Usually, my birthday is just another workday…especially when I’m overseas. But this year I decided to pamper myself and spend a three-day weekend in Tokyo. Bundt Lust being Bundt Lust, I’m not one content to sit in my room and do nothing, so a jam-packed weekend was in store!
First, I had another cooking class with Elizabeth Andoh at her Taste of Culture cooking school. This week, I learned how to make a wide range of dishes using Japanese soy products including Koyadoufu, okara, edamame, soymilk, kinako, fresh tofu, and more. Our dishes included a tofu burger, a vegan scramble, silken tofu with yuzu, and spinach with walnut sauce rounded out with homemade pickles.
After class, I had a private photography workshop through EYExplore Tokyo that taught me some useful guidance to shooting with a DSLR. My guide helped me to get some fantastic shots that really maximized the potential of my camera:
After that, it was check-in time to my home for the next two nights, Hotel Niwa. I loved the artful combination of traditional Japanese architecture (like shoji screens) with modern touches, including the headrest on the bathtub (I’ve never seen that feature before, but wished all hotels did that!). On Sunday morning, I had the traditional Japanese breakfast, which was served in a smaller, serene dining room overlooking the Japanese garden. The waitresses were dressed in beautiful kimono.
Sunday I spent the day window shopping around Shibuya and getting reacquainted with old favorites like Loft, Tower Records and Tokyu Hands. I also had the chance to visit Viron Boulanger and bought several food gifts as well as a chocolate raspberry croissant.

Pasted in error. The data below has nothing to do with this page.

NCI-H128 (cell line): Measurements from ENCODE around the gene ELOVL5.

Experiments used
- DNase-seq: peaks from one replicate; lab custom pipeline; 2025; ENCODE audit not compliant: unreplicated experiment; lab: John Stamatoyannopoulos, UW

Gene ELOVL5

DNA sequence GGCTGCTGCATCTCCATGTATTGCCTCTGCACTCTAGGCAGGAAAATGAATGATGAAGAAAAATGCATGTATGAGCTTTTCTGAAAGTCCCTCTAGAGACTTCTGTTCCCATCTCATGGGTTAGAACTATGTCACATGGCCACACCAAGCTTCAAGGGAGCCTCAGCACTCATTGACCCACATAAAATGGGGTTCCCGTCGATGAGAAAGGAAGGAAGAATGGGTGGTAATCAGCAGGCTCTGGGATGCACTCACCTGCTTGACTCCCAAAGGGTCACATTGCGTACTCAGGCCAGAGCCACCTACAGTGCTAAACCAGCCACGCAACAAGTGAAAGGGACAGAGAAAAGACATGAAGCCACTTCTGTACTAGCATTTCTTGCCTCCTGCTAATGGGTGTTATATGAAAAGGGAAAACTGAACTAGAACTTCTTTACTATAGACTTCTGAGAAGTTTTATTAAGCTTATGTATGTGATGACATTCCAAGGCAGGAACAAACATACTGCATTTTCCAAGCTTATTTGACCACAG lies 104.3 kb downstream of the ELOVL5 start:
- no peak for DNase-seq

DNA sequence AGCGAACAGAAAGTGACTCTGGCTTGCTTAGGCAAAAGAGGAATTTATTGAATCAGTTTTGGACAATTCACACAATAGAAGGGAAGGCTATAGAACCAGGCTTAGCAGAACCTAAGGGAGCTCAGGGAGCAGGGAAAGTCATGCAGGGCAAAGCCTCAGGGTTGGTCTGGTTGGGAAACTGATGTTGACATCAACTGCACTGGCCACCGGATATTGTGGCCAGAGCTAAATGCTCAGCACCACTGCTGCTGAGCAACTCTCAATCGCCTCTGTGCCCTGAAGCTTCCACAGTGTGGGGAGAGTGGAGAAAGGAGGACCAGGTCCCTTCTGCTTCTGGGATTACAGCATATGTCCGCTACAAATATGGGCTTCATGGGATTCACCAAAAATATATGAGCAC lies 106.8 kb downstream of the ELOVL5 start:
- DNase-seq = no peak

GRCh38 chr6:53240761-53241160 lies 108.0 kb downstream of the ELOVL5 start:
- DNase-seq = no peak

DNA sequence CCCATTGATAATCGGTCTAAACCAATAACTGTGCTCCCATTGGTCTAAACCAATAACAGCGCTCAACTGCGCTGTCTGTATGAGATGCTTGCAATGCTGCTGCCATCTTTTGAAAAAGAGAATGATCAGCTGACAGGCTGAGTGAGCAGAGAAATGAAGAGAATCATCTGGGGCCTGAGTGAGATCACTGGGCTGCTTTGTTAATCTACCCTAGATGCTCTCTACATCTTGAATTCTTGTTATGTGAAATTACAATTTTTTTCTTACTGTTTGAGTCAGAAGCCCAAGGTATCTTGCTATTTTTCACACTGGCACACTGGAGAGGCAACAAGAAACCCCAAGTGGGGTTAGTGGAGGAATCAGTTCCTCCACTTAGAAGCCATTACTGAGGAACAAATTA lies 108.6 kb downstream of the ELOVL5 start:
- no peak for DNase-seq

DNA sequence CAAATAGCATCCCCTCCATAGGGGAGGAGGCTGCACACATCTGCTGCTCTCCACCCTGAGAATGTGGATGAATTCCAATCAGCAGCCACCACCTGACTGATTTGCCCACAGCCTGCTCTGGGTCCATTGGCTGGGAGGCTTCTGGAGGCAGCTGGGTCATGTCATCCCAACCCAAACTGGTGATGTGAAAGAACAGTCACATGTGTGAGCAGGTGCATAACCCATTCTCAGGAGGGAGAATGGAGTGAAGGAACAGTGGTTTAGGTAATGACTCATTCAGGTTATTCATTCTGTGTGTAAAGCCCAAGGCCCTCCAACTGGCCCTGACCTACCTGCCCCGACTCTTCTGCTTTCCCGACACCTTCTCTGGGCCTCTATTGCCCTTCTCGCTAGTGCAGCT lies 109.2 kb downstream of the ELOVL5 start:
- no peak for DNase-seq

Sunday evening, I splurged on the most exquisite dinner I’ve ever eaten at Bon, which specializes in Fucha Ryori, Chinese vegan Buddhist cuisine (which differs from Japan’s shojin ryori). I was the only diner that night, and was free to roam the other private dining rooms, each with its own garden. Each course was explained in Japanese as to ingredients and preparation by the owner’s wife. As it was spring, the meal began with cherry blossom tea. I’ve tried shojin ryori in Kyoto, and fucha ryori had some uniquely Chinese-style dishes (sweet and sour soup, fried eggroll) that I hadn’t encountered at Japanese temples. It was an ethereal experience, with the scent of fresh tatami and the sparse accompaniment of gagaku (court music; only a drum and shakuhachi; if you’ve never heard gagaku, it can come across as dissonant and irritating, but I find it calming and focusing.)
There was far too much food for any normal human, but I did at least try everything! The owner and his wife even gave me a birthday gift 🙂
On Monday, I spent the morning exploring two of Japan’s most famous department store flagship locations as the both dated to the 1930s and are registered historic places. I loved the Art Deco elements, original elevators, and use of stained glass, it reminded me of the Marshall Fields store in Chicago.
After that, I visited the Studio Ghibli Museum in Mitaka, a dream of mine since seeing my first Miyazaki films (Kiki’s Delivery Service, My Neighbor Totoro, Princess Mononoke) in high school Japanese class. It is notoriously difficult to get tickets to the museum as they limit the number of guests per day (and tickets can only be purchased in advance through specific vendors). Also, the museum will be closed for two months this summer for upkeep. The grounds were gorgeous, but no photos were allowed inside. Miyazaki-san’s visual influence for his films and museum was heavily influenced by Europe, and you’ll see those same design elements at work at his museum. There are murals, stained glass, and other tributes to his famous characters including Toroto and Kiki.
Inside, the visitors were French, American, Australian, Indonesian, Japanese and others; all became children again as they explored Miyazaki’s whimsical worlds with wonder (there are some great architectural details aimed at kids inside; I’m not giving away the surprises!). There were fantastic hommages to early filmmaking and animation, as well as actual cells and backgrounds from Miyazaki’s more well-known films. He was one of the very last studios that hand-painted cells until very recently.
I hit rush hour traffic in Shinjuku on my way back and didn’t get home until after 8 p.m., but it was a fantastic weekend and a birthday that I’ll always remember!